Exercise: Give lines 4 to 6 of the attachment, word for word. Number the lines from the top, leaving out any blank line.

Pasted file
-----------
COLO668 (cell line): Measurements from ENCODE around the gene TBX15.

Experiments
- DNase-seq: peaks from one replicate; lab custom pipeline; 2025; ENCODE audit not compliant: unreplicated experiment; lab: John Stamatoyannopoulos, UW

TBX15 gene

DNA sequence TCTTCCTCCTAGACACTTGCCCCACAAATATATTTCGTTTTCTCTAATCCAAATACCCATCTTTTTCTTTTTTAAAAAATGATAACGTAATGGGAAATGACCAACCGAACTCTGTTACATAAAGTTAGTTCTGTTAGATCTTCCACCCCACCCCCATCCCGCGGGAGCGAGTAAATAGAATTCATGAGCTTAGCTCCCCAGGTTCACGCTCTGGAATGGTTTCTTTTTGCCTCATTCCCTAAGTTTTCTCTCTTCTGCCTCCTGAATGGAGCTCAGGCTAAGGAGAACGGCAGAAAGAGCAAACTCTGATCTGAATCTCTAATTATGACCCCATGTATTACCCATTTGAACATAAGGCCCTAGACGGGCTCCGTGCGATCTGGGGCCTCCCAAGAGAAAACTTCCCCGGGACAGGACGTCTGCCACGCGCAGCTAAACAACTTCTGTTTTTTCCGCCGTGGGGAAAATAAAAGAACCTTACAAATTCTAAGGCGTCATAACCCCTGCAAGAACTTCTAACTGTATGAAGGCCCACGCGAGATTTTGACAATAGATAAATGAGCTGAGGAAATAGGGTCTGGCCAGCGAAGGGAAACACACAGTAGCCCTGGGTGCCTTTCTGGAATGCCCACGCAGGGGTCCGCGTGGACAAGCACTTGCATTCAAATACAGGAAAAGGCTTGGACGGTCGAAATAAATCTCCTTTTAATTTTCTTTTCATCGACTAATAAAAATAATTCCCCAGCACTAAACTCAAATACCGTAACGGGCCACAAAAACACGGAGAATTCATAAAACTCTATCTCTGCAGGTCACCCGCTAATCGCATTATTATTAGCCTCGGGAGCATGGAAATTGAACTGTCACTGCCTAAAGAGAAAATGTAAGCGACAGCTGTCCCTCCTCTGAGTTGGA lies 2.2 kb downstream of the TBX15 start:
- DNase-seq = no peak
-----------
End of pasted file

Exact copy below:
TBX15 gene

DNA sequence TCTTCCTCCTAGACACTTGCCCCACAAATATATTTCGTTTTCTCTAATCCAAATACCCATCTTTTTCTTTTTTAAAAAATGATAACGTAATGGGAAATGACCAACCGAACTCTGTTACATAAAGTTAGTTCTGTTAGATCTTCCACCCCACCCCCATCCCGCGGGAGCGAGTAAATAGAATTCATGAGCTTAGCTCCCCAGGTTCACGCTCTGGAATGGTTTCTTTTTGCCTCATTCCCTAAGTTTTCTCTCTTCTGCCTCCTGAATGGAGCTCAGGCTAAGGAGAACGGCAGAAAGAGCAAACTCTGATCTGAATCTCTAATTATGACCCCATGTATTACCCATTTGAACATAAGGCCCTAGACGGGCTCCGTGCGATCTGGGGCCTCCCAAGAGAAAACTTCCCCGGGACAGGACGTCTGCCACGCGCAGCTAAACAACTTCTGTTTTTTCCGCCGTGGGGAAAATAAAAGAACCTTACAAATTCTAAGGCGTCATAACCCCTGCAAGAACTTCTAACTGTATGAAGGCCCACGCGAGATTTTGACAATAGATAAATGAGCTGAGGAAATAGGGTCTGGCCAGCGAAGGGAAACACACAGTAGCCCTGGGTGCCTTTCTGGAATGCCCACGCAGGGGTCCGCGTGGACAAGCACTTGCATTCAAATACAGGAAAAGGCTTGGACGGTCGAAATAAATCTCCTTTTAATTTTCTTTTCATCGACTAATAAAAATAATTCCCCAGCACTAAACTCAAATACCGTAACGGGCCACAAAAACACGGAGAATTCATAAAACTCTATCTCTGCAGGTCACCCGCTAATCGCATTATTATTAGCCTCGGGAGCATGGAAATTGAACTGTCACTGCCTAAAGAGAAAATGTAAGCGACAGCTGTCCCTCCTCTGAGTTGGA lies 2.2 kb downstream of the TBX15 start:
- DNase-seq = no peak